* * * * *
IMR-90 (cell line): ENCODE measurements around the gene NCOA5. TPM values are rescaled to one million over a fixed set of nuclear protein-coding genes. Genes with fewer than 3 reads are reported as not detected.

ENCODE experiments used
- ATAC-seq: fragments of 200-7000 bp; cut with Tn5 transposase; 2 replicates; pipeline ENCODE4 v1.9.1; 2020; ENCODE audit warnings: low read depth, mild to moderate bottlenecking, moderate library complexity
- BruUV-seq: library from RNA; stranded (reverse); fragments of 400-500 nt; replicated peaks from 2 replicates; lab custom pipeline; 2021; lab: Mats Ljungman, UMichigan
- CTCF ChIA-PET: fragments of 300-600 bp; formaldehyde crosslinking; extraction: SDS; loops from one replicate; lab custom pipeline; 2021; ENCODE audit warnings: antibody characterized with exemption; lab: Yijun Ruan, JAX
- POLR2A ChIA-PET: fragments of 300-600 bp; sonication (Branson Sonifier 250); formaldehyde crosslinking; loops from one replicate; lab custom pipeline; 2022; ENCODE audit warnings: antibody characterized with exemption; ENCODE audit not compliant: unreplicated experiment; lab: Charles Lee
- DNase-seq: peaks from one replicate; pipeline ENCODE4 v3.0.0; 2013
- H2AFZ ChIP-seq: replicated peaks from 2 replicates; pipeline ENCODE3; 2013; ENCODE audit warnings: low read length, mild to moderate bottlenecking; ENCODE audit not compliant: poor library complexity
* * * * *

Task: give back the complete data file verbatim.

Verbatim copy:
IMR-90 (cell line): ENCODE measurements around the gene NCOA5. TPM values are rescaled to one million over a fixed set of nuclear protein-coding genes. Genes with fewer than 3 reads are reported as not detected.

ENCODE experiments used
- ATAC-seq: fragments of 200-7000 bp; cut with Tn5 transposase; 2 replicates; pipeline ENCODE4 v1.9.1; 2020; ENCODE audit warnings: low read depth, mild to moderate bottlenecking, moderate library complexity
- BruUV-seq: library from RNA; stranded (reverse); fragments of 400-500 nt; replicated peaks from 2 replicates; lab custom pipeline; 2021; lab: Mats Ljungman, UMichigan
- CTCF ChIA-PET: fragments of 300-600 bp; formaldehyde crosslinking; extraction: SDS; loops from one replicate; lab custom pipeline; 2021; ENCODE audit warnings: antibody characterized with exemption; lab: Yijun Ruan, JAX
- POLR2A ChIA-PET: fragments of 300-600 bp; sonication (Branson Sonifier 250); formaldehyde crosslinking; loops from one replicate; lab custom pipeline; 2022; ENCODE audit warnings: antibody characterized with exemption; ENCODE audit not compliant: unreplicated experiment; lab: Charles Lee
- DNase-seq: peaks from one replicate; pipeline ENCODE4 v3.0.0; 2013
- H2AFZ ChIP-seq: replicated peaks from 2 replicates; pipeline ENCODE3; 2013; ENCODE audit warnings: low read length, mild to moderate bottlenecking; ENCODE audit not compliant: poor library complexity